Every morning as I do my usual yoga workout I watch my daughter play. She reads her books, plays with her babies, nurses then will go to the mirror. She laughs and starts speaking to herself; then she gives herself kisses. She loves the person on the other side of the mirror, accepting herself precisely as she is. There are no flaws visible to her, only perfection. She sees herself in her true state; love and nothing else.  

The first time I saw my daughter, I had no idea what to expect or the change within me. I didn’t know that just a month later, we would be in a global pandemic and that I would go through the postpartum period having to lean on friends virtually. That I would be broken down only to be rebuilt to who I’ve always meant to be. 

2020 taught me many valuable lessons, with my daughter being the one to deliver those lessons. I’ve had highs and lows and moments where I’ve woken up in the middle of the night crying, wondering if I could do this motherhood thing. I’ve limited the amount I’ve shared on social media because I didn’t want to display the milk-stained harsh realities. I didn’t want to let anyone know about my breastfeeding issues or how I thought her breast refusal was an omen to our future relationship. I feared deeply that our relationship would mirror the one I have with my mother and the idea was almost too unbearable for me to fathom. 

With the sleep deprivation came the loss of my yoga and meditation practice. Around two months postpartum I hit rock bottom and decided to seek therapy. I thought it would help me be a better mother but it turned out to be the best gift I could have given myself. It’s helped me navigate motherhood, being a wife, and finding myself. I had to be shaken to my core to realize harmful patterns. As I began to gather my bearings I slowly started my meditation practice. I was able to listen to my intuition, to still the doubt of not being enough. The heaviness that I felt in the early days began to lift. The breast refusal began to subside and I saw that my daughters breast refusal had nothing to do with me. It was never an omen of what was to come, but rather how well I could lean in to the discomfort and moments of uncertainty. It brought up things that needed to be dealt with and in the balance of dealing with my own emotions and caring for a new baby, I began to enjoy being a mom.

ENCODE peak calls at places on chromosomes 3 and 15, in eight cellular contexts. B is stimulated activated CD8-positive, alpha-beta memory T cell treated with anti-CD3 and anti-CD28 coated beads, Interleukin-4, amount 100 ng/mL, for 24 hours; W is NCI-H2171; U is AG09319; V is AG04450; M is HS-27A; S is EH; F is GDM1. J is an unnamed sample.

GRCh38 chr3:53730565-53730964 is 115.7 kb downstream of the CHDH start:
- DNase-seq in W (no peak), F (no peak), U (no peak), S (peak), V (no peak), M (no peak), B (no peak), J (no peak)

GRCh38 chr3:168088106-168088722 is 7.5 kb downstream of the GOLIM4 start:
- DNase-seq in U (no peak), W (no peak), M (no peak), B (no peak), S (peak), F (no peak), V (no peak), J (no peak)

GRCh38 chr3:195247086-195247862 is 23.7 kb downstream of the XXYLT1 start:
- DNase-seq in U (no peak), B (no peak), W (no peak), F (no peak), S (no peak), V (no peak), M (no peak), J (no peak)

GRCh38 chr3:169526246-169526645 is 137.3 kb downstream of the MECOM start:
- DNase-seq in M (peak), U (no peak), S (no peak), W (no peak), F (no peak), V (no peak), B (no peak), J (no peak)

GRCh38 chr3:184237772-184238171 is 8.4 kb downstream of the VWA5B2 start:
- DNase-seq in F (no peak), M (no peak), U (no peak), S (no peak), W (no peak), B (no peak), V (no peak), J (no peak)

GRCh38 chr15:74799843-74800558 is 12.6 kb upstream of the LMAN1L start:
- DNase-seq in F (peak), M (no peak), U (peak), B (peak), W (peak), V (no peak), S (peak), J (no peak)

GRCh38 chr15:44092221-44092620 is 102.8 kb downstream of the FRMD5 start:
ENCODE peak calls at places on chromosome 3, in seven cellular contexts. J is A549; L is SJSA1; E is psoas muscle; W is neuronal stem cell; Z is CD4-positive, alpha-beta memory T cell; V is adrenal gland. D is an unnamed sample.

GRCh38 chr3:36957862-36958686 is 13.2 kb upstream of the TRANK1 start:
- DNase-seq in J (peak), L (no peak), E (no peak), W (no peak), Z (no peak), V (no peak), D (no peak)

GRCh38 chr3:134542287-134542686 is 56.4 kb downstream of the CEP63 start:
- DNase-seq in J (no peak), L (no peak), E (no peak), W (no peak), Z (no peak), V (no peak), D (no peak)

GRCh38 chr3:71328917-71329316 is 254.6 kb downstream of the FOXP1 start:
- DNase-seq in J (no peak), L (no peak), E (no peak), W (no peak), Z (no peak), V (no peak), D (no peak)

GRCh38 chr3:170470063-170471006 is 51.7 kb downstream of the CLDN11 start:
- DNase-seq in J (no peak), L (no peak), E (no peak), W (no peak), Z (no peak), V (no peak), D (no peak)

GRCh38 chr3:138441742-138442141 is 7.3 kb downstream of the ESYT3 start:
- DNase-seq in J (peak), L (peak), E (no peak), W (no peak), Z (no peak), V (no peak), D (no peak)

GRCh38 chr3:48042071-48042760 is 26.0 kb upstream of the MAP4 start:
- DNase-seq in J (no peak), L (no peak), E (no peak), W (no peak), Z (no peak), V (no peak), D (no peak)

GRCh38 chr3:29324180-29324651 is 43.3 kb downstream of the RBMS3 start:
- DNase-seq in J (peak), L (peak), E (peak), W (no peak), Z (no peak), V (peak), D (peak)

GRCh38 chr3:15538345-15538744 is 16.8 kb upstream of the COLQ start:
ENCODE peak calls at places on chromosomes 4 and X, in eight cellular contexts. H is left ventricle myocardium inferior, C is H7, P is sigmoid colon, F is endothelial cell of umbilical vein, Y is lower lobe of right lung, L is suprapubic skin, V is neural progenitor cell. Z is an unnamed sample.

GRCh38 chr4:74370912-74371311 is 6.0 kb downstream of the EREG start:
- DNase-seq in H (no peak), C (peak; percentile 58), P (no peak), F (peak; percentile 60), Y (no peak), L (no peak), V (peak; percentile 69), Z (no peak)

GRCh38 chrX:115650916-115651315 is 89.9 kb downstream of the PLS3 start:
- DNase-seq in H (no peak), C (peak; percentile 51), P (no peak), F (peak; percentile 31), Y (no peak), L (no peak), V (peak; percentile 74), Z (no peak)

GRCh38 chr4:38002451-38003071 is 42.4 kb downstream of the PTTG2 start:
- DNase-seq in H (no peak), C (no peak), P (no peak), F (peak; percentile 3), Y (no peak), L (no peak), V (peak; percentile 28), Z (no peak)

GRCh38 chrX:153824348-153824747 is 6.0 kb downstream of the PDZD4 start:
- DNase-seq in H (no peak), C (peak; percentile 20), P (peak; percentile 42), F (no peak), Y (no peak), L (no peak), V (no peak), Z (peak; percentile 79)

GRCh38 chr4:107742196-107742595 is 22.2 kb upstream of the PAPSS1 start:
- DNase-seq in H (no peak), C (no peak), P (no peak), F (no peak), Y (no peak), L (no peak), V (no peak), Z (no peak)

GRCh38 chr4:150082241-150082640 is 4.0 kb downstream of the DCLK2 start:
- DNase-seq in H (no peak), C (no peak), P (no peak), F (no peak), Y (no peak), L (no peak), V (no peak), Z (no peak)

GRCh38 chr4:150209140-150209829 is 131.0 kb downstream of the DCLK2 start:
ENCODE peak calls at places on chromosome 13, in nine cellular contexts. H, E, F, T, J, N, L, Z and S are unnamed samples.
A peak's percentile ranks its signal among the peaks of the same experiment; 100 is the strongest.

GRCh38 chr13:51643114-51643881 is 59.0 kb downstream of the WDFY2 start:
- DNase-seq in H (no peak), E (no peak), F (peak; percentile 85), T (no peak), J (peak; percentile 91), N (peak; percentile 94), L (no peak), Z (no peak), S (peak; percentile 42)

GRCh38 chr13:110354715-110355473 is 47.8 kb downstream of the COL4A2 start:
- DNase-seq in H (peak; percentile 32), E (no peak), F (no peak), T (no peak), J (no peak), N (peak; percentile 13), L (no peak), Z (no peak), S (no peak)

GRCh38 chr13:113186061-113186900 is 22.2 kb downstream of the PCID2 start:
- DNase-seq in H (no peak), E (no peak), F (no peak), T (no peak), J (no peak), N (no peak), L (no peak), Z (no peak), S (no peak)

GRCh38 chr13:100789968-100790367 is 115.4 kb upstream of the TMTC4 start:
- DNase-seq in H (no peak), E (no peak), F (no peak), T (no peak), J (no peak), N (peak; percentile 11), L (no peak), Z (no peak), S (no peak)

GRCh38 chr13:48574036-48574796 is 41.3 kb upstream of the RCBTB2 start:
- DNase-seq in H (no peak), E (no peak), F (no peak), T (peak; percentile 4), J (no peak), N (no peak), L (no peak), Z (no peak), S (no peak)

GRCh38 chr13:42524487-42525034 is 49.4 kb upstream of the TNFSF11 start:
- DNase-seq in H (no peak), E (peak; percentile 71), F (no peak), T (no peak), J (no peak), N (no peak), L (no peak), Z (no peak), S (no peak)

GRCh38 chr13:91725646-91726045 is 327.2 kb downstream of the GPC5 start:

I’ve been riding the waves of emotions that have come to the surface this year. Over the last month I’ve unveiled some trauma associated with self-worth and limiting beliefs. I grew up in a very rigid belief system stemming from a fundamentalist background. Self-worth was associated with abstinence and how pure you were. Self-love was narcissistic; putting others before meant you were selfless. It created a pattern of codependency and low self-worth. I carried these feelings long after I left my faith and up until my deconstruction, something that’s happened gradually. I hid my true self to appease others, and at some point, that weighed on me heavily.

I suffered from so much shame that was so deeply intertwined in my being that I didn’t know life without it. It’s what led me into the beauty industry, why I’ve become such an advocate of self-love. I felt healed every time I helped someone see their beauty. It’s why I celebrate owning your power and living authentically, what led me to my meditation journey. I lived disembodied for far too long, looking outside of myself for all of the answers when they were within me, waiting to be discovered. I was disconnected from my divine power, the glorious goddess inside of me.  

This year I want to get back to seeing myself as I did as a child. As my daughter views herself, with grace, love and compassion. 

I choose to release shame, the one that’s been ingrained in me since I can remember, the shame that I carry from my mother, her mother, and those who came before her. I choose to release and heal, not just for me but for my daughter.  

Remember, you are powerful. You are loved.